Former Rep. Mario Biaggi, D-N.Y:
Rep. James Traficant (D-Ohio) was expelled from the House after being convicted of bribery, obstruction of justice, racketeering and tax evasion. He was sentenced to eight years.
LinkRobert Guy Torricelli (The Torch), D-NJ:
Rep. Mario Biaggi (D-N.Y.) was convicted of accepting illegal gratuities, among other charges, triggering a House ethics investigation. In the meantime, he was convicted in a separate case of racketeering, conspiracy, extortion and bribery involving a defense contractor. He resigned the next day and was sentenced to eight years in prison.
Link (Funny how the article NEVER mentions he is a DEMOCRAT though - I had to look him up to see what party affiliation he was.)Bill and Hillary Clinton:
"He likes material things and the finer things in life," said a former aide of Torricelli. "It's very hard to live that lifestyle if you don't have the money."
* 10 pricey Italian suits
* $8,100 Rolex
* Tiffany cuff links
* $1,500 Persian rug
* A big-screen TV
Link* Rep. Richard Decker, R-Colorado Springs
The Washington Post's report that furnishings worth $28,000 that the Clintons are keeping were in fact given to the National Park Service in 1993 to be part of the White House collection. That makes the Clintons look like common thieves. On Monday night, the Clintons blamed their staff, claiming that certain gifts were "improperly catalogued," and promised to give them back.
When the Clintons left Washington, they took with them gifts from two furniture makers who claim they actually had given furnishings to help redecorate the White House—an endeavor that cost $396,000. Among other gifts the Clintons left town with are a kitchen table and four chairs ($3650), a sofa ($2843), lamps ($1170), and a needlepoint rug ($1000). All of these gifts were slated for the redecoration project.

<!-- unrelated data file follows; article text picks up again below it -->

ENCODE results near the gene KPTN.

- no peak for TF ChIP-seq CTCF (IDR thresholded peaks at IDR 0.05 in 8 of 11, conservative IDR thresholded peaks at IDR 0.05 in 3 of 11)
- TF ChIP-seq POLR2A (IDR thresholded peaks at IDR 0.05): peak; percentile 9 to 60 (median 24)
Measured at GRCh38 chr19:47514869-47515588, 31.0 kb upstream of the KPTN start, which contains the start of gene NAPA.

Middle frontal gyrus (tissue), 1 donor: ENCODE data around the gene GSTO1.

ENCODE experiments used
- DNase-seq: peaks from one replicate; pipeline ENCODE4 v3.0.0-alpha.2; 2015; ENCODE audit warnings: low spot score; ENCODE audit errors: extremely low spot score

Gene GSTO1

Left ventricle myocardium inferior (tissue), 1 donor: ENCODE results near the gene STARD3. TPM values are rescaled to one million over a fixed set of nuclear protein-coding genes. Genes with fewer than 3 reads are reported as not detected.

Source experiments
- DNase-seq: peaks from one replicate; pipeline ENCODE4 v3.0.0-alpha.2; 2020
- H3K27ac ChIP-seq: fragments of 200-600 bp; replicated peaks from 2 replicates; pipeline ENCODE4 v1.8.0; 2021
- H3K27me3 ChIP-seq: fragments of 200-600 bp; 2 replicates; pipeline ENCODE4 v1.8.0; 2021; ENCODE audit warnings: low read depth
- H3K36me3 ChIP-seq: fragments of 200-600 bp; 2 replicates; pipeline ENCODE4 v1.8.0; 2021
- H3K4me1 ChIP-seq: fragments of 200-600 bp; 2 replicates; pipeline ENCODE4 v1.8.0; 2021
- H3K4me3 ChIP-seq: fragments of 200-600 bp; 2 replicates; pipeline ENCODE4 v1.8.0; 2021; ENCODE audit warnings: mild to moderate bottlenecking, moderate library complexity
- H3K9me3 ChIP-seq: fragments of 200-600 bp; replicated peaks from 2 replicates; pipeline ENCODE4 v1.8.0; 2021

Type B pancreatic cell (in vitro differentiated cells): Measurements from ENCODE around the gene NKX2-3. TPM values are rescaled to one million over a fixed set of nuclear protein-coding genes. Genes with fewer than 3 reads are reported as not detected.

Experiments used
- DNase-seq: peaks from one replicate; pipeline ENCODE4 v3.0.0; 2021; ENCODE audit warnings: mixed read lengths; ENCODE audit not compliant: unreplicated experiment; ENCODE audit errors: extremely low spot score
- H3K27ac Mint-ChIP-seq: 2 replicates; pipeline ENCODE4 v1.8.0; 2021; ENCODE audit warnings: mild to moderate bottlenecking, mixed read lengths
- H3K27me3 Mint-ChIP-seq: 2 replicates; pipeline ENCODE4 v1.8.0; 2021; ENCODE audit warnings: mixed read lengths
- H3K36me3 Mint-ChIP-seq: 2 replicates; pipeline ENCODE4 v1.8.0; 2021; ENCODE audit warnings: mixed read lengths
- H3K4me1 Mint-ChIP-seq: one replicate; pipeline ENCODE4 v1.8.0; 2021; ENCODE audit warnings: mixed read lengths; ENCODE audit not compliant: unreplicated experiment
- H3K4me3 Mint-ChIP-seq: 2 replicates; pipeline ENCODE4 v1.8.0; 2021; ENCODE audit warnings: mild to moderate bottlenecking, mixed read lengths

Despite the Clintons' promise to pay for half of the controversial gifts they removed from the White House and the ex-president's assertion that he would use funds from his library project to pay for half of the $650,000 yearly lease for an office on Manhattan's West Side, the fallout from their departure continues to rain down on the capital.
The Washington Post revealed that Clinton had pulled a trick to keep his friend Ronald I. Dozoretz, the health-care magnate, on as a member of the Kennedy Center board. First, Dozoretz, whose term had one year to run, quit the board, and then he was reappointed for a six-year stint by Clinton—a maneuver that raised eyebrows even in Washington's world of small-time socialites. Dozoretz and his wife, Beth, are big Clinton supporters. Last weekend the Clintons announced they would repay $7000—the value of a dining table, server, and golf club, which the Dozoretzes had given them. The Dozoretzes gave about $13,000 to Hillary's Senate campaign, and ponied up $10,000 for the Clinton Legal Defense Fund and $30,000 to Democratic candidates and committees. Beth Dozoretz served as finance chair of the DNC for nine months. Clinton is the godfather of the couple's daughter, and the Dozoretzes have been the Clintons' hosts on Martha's Vineyard.